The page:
In 2016, Collier, Bowling, and several other black chefs in the area launched the Soul Food Sessions, a nonprofit designed to increase opportunities for chefs who look like them. Given the centuries of misconceptions surrounding “soul food,” they decided to reinvent the genre, serving dishes such as ceviche with berbere sauce and peanut stew with seared lamb belly. They’ve played Tupac and Al Green during an eight-course meal — a rare experience in Charlotte’s fine-dining establishments. Last year, they took the dinners on the road to Charleston, Baltimore, and Washington, D.C. In February, Collier was nominated for a James Beard award for best chef in the Southeast.
Both Collier and Bowling say that having more black chefs in the kitchen could transform the racial makeup of the dining room. White chefs are “creating spaces that they like to be in,” Collier says. He mentions dining rooms full of wood, metal, and concrete, where instead of playing ’90s hip-hop, the restaurant is blaring Maroon 5. But if black customers knew a person of color was running the kitchen, or their friend’s daughter was waiting tables, they would be more likely to support the business.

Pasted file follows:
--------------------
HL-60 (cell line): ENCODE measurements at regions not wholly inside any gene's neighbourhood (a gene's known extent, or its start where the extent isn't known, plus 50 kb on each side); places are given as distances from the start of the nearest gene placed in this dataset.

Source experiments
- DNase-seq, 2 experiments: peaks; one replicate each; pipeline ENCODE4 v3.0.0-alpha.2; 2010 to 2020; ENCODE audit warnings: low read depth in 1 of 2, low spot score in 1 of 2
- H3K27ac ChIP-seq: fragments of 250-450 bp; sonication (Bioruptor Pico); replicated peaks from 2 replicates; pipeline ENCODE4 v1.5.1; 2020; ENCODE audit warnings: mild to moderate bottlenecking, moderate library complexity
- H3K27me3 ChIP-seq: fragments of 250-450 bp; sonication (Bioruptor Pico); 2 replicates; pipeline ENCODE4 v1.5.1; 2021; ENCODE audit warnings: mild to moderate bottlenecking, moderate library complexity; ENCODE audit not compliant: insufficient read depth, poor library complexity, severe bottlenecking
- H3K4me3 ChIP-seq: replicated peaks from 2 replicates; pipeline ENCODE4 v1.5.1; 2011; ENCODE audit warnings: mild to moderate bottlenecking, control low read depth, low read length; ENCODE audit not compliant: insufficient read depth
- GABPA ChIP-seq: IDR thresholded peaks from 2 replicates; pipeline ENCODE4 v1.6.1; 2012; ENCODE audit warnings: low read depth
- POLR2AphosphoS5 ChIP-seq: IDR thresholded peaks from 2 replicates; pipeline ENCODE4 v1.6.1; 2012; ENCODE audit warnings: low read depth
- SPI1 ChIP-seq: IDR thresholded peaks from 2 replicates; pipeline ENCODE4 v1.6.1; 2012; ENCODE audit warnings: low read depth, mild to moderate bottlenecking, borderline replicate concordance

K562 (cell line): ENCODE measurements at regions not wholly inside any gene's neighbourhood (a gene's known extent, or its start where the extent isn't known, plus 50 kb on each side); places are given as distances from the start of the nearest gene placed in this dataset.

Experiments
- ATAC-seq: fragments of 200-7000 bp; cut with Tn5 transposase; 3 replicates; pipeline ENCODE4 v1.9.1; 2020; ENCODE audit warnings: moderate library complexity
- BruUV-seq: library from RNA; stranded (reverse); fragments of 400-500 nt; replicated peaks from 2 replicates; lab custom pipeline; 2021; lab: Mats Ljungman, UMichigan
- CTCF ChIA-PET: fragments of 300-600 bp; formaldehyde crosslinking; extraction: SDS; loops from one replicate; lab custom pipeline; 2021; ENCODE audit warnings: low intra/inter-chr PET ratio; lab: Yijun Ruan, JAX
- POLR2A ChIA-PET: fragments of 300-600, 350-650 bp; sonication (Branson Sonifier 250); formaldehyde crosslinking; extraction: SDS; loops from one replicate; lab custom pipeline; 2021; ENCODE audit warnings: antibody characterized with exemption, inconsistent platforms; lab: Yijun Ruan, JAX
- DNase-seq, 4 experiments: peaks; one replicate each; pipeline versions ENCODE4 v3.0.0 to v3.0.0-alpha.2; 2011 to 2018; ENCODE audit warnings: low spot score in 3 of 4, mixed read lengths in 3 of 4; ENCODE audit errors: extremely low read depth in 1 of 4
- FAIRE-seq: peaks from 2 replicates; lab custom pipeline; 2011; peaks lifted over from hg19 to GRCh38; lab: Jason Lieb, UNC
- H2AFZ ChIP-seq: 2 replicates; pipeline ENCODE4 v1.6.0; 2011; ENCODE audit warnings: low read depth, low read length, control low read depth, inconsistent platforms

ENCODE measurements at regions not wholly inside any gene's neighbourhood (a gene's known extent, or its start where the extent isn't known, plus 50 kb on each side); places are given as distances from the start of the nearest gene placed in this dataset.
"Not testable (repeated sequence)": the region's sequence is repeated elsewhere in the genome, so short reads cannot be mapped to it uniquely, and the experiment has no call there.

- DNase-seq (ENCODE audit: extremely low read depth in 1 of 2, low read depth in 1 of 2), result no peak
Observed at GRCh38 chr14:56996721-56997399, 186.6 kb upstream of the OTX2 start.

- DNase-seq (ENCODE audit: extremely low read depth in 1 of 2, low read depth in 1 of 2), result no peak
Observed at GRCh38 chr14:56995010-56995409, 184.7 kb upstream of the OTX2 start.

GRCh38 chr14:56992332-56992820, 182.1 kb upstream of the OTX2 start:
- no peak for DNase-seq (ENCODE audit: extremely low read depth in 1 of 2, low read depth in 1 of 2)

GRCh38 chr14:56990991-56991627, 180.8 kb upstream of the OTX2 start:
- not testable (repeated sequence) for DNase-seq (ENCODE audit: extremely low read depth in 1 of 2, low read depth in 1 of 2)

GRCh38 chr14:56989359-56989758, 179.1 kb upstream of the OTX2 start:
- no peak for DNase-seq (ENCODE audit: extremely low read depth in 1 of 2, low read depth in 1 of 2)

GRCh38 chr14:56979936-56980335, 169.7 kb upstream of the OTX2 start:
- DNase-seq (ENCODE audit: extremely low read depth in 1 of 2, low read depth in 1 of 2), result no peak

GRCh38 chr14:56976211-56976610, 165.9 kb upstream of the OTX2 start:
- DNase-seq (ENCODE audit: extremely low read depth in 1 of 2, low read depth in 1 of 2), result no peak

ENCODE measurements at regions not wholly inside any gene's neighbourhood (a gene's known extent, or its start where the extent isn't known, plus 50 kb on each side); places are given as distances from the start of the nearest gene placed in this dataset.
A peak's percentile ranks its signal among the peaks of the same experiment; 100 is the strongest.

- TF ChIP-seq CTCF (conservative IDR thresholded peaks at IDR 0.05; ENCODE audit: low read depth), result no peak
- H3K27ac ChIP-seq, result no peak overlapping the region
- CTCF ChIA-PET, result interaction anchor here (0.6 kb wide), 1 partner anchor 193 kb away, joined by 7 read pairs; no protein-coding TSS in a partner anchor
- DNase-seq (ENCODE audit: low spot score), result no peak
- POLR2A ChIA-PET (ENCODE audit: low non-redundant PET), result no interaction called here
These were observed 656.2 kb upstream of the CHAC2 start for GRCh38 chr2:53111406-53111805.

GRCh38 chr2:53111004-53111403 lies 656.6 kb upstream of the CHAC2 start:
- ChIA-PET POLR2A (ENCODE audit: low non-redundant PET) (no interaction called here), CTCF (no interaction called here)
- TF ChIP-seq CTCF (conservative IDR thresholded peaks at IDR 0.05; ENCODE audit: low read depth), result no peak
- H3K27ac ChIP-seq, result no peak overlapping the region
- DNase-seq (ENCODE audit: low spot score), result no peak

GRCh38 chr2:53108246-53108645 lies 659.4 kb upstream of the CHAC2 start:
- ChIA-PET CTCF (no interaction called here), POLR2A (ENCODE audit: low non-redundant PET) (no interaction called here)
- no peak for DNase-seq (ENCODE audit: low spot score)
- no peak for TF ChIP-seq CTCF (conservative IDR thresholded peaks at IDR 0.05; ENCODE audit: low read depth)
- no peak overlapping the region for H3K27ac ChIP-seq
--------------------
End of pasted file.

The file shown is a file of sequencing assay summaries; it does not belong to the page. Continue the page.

“The way to change it is to give opportunity,” Bowling says. “You gotta interview the guys named Jamal” and give them cooking tests, instead of judging job candidates by how they look or where they live, he adds. Bowling also suggests training minority employees to move up the ranks in the kitchen.
Jamie Turner, a pastry chef and founding member of Soul Food Sessions, says it was hard for her to join the “family atmosphere” of a kitchen when she was the only African-American woman in the room. She didn’t share her co-workers’ culture or background and felt she had to work twice as hard to prove her skills. “Never really getting the recognition for what I was doing was very discouraging,” says Turner, 37.